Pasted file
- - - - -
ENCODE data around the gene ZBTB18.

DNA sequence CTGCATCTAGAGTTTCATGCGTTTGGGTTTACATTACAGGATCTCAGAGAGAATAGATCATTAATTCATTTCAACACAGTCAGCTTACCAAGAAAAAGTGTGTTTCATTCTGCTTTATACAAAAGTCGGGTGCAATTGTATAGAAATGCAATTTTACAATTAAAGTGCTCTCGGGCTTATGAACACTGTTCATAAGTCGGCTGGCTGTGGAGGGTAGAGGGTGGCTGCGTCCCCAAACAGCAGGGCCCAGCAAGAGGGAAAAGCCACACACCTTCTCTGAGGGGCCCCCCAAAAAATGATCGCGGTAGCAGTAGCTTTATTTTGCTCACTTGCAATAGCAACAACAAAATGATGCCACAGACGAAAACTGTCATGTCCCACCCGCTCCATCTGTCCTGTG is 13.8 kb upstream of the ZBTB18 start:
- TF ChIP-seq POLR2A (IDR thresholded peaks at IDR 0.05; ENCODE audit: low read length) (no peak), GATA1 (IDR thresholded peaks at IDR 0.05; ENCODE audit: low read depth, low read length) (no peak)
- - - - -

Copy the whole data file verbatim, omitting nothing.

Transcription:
ENCODE data around the gene ZBTB18.

DNA sequence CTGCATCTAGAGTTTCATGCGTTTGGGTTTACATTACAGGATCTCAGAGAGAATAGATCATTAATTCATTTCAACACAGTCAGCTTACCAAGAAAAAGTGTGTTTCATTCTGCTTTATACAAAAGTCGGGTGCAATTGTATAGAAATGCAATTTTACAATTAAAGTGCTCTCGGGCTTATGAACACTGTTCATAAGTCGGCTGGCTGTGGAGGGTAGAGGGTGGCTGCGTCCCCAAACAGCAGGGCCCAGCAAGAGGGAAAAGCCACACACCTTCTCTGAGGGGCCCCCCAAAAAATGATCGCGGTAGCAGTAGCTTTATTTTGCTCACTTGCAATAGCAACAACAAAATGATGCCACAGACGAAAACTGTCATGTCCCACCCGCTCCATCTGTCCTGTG is 13.8 kb upstream of the ZBTB18 start:
- TF ChIP-seq POLR2A (IDR thresholded peaks at IDR 0.05; ENCODE audit: low read length) (no peak), GATA1 (IDR thresholded peaks at IDR 0.05; ENCODE audit: low read depth, low read length) (no peak)